Big idea energy

15 Oct 2020

This week: Why are people more creative in a crisis? Uncertainty sucks, but for those with an entrepreneurial streak, it can also be… energising.



The first dispatch of this series (issued seven months ago) was titled The Pivot. Although we’re tiring of that word, it’s been truly astounding to track – on a weekly basis – the ingenuity that’s emerged from these tough times.

Breweries are churning out hand sanitiser. Hotels are reinventing as office spaces. Singapore Airlines is turning their planes into pop-up restaurants.

• By broadening their partnership horizons, businesses are finding unexpected “bundling” opportunities, reported The Business of Fashion. Lingerie label Cosabella, hard-hit by the loss of tourists who used to frequent its SoHo neighbourhood, saw sales return to pre-pandemic levels after turning over their sidewalk space to the Italian restaurant next door. (Because who doesn’t want to shop for skivvies after a few Negronis?). “This is out-of-the-box-thinking that takes into account the overlap in demographic,” said Julio Lopez, director of client strategy at Movable Ink.

• Brands are tapping into that demographic overlap, particularly when it comes to reimagining their core product for interiors. Travel retailer Genius Pack just unveiled DTC furniture brand ObjectsHQ. Businesses want a piece of record-breaking home goods sales – which drove retail growth last month. “Fashion has always flirted with homeware, but COVID-19 has pushed the category to new heights,” reported WWD, which cited soon-to-launch tableware purveyor The Sette, founded by fashion PR exec Sophie Elliott.

• Getting boxed in is what forces new thinking. What’s the psychological reason? “Creativity often involves breaking some rules… in a crisis, there is a sense that the normal rules don’t apply,” explained Dr. Alice Boyes. It helps that entrepreneurs, by nature, have a propensity for risk.

In a fictitious “op-ed from the future” for The New York Times, Jessica Powell, former head of communications for Google, imagined a 2050 in which a high-powered career in humanities supersedes automated jobs in tech – a sarcastic nod at the devaluation of the arts and creative thinking in today’s society. “The elimination of an entire discipline from our curriculum, will not, as some might think, better prepare our students for the jobs of tomorrow.”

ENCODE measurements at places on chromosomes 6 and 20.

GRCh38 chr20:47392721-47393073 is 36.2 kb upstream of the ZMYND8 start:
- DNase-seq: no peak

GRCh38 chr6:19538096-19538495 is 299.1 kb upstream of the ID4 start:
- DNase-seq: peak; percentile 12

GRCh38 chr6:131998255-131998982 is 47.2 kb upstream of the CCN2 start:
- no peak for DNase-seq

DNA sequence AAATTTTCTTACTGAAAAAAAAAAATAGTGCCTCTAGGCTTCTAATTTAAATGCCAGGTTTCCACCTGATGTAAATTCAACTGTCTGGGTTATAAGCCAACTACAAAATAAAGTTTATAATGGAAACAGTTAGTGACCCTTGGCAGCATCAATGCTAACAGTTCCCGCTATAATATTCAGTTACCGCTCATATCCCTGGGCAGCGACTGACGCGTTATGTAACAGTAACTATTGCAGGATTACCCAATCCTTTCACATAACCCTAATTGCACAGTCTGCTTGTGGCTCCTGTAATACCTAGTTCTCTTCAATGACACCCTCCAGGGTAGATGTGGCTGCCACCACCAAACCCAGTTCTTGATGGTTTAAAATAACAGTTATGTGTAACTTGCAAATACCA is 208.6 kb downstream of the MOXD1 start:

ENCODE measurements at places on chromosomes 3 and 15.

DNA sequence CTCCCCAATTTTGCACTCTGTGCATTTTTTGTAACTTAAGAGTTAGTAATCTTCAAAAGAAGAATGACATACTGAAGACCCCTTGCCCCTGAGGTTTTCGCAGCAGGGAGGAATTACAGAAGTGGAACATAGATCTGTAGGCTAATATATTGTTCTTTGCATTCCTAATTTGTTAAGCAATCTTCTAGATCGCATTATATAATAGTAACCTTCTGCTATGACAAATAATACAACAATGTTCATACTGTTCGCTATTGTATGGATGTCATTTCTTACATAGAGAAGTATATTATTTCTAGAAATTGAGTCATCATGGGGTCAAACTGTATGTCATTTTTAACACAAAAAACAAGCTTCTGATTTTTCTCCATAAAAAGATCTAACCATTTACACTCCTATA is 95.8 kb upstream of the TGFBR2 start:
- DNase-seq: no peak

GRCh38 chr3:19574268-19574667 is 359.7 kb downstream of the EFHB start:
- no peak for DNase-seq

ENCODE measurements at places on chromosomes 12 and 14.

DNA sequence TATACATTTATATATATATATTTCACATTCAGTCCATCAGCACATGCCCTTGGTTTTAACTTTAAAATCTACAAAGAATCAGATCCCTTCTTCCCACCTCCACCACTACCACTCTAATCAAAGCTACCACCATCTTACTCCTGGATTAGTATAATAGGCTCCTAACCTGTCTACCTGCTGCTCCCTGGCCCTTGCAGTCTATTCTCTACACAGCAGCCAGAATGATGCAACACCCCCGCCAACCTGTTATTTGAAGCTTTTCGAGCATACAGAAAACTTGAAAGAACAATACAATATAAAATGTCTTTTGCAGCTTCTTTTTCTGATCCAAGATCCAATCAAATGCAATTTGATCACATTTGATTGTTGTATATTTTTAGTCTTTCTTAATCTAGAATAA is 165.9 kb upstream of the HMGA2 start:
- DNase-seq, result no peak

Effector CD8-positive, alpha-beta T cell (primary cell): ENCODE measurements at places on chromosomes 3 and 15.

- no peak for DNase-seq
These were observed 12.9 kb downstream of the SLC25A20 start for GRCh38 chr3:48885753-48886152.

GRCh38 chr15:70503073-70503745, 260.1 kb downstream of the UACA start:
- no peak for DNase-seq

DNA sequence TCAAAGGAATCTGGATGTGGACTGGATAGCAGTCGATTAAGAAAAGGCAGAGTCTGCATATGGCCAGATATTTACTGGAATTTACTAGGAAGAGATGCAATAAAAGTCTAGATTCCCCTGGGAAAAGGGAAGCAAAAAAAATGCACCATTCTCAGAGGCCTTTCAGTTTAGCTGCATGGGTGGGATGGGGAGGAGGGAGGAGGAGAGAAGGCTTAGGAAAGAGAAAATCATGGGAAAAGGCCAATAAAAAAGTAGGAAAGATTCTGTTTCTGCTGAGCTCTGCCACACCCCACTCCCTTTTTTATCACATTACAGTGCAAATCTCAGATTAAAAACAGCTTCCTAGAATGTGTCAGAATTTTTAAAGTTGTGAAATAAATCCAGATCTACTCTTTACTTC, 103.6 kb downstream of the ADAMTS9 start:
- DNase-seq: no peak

In other words, it’s imagination, not AI, that’s going to dig us out of this hole.


As incredibly resourceful as people have been during this pandemic, there’s a limit to what plain gumption can achieve without comprehensive government support. (We’re talking to you, Boris).

The economic argument for sustaining creatives is just as strong as the emotional one, with a strong correlation between creativity and financial performance, per McKinsey. Cue the stats.

• The arts contribute more to the American economy than agriculture. With $150 billion in vanished sales representing over 25% of lost sales nationwide in the U.S., the creative industry (comprised of architecture to advertising and everything in between) is one of the sectors most at risk, according to The Brookings Institute, which noted: “Any lasting damage to the creative sector will drastically undercut our culture, well-being, and quality of life.”

• Millions of creative freelancers in the UK – who make up 47% of the sector – have been excluded from government support. “Bricks and mortar are really important, but the whole thing falls apart without people and ideas,” Justine Simons, London’s deputy mayor for culture and creative industries, told The Financial Times. The creative industries inject £13 million into the economy, per hour. Prior to the pandemic, they were growing five times faster than the national economy, with arts workers more productive than the average.

• Even with such critical economic contributions, the arts have been taking budget hits long before we heard about COVID-19. It’s like the people in charge don’t know what “viable job” means, how to use Excel, or that “cyber” doesn’t need to rescue performing artists or retail workers. (We’re still trying to work out what the UK Gov meant by cyber. Perhaps cyber security? That’s an £8 billion sector versus a £111 billion one).

“The collapse of cultural production would have a disastrous domino effect on all manner of interdependent industries,” wrote Tristan Cross in Dazed. “Culture is more than an entry in a ledger… it allows us to make sense of our lives, to savour it, and share it with our fellow human beings.”

Nobody knows what’s going to happen next. One thing is for certain: no creativity, no recovery.

Words by Amy Tai, creative consultant and native New Yorker now based in London.